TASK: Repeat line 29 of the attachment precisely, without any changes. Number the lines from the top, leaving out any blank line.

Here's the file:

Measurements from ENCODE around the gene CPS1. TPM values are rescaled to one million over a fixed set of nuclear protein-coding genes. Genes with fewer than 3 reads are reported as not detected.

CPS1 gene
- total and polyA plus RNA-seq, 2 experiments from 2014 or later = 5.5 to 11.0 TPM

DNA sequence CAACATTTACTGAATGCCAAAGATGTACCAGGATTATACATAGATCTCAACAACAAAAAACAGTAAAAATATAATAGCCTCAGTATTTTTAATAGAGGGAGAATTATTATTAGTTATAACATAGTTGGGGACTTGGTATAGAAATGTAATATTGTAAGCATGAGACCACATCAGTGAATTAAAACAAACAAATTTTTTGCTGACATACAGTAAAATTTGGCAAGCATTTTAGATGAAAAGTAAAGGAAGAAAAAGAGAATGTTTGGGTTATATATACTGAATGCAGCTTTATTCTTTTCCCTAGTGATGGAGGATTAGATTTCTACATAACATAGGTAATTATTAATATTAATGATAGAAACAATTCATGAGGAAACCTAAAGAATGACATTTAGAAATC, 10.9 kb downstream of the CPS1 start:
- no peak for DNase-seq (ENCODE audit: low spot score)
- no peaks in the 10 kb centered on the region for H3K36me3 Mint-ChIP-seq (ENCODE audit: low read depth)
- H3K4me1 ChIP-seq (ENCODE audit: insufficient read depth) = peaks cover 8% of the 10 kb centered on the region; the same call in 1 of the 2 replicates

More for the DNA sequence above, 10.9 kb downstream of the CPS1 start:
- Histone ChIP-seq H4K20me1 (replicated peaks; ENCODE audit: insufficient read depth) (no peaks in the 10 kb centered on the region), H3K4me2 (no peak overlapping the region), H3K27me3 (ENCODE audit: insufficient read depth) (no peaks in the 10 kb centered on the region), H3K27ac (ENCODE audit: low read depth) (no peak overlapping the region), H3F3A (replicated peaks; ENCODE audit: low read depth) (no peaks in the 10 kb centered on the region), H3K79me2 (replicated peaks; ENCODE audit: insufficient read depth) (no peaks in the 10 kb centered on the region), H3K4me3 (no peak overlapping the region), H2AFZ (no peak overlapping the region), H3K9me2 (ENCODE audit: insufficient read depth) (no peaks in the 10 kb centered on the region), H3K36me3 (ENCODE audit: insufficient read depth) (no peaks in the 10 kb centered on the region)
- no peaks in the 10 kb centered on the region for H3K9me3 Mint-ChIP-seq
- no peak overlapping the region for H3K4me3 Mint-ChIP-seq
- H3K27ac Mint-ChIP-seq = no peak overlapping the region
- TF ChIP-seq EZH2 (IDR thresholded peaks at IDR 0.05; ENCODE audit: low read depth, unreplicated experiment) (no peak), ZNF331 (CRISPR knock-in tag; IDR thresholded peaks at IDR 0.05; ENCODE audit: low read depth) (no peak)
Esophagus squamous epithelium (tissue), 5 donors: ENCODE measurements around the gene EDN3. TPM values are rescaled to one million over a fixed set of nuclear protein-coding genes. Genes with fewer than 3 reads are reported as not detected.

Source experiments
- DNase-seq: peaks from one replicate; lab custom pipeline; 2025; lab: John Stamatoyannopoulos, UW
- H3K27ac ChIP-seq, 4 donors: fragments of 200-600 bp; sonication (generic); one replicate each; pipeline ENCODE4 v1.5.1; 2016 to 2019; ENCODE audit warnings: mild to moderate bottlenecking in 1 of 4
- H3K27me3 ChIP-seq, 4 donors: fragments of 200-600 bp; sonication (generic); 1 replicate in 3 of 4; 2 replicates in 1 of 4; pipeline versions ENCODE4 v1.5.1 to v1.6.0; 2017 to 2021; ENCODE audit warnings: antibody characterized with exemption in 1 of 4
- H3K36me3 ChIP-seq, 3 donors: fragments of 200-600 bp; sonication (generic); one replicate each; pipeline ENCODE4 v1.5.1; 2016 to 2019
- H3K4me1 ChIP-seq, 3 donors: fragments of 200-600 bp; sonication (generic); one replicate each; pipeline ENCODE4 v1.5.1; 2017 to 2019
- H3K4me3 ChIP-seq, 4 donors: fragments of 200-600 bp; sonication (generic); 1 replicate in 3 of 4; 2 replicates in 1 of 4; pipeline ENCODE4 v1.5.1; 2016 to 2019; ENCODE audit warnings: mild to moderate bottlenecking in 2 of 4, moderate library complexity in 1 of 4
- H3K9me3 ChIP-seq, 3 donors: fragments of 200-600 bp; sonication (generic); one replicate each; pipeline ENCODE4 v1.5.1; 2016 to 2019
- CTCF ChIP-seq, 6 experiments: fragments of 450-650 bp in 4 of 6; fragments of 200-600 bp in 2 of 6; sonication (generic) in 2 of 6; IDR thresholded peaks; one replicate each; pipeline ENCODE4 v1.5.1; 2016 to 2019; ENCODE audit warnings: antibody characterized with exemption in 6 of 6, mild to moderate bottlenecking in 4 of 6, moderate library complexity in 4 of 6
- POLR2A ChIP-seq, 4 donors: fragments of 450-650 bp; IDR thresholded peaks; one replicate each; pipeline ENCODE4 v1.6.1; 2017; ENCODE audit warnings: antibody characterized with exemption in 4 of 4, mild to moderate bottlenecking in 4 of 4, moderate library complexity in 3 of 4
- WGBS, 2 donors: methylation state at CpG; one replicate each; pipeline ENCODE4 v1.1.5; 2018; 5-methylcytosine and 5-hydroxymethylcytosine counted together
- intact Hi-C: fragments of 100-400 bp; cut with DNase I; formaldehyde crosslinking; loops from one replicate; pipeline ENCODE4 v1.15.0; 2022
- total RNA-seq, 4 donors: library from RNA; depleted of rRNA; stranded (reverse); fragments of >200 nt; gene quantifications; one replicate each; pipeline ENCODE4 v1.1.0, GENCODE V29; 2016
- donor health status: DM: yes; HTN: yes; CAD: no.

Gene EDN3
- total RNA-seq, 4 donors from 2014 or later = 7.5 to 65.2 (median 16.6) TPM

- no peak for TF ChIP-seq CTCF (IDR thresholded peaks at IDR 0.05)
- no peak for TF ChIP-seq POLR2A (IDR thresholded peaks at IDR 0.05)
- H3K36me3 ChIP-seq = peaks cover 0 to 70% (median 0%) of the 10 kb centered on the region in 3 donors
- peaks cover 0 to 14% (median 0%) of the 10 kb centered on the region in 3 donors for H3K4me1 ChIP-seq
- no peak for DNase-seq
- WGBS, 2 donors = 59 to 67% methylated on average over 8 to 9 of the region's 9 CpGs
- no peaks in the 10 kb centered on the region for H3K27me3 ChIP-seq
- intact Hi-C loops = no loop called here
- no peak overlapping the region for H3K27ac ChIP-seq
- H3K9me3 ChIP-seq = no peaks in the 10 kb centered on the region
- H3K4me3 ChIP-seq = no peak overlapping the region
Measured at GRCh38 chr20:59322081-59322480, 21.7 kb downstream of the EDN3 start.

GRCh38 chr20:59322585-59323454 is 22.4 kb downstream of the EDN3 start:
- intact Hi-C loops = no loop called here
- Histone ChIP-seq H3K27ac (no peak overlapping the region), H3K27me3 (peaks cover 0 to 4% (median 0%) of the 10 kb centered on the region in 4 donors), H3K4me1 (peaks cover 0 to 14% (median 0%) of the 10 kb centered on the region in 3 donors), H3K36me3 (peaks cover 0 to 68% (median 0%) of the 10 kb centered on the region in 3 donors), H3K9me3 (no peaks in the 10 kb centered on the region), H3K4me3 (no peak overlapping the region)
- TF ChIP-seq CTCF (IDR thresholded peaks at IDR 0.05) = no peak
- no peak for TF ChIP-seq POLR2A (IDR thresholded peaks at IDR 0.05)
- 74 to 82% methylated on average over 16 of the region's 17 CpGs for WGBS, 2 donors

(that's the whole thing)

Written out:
Gene EDN3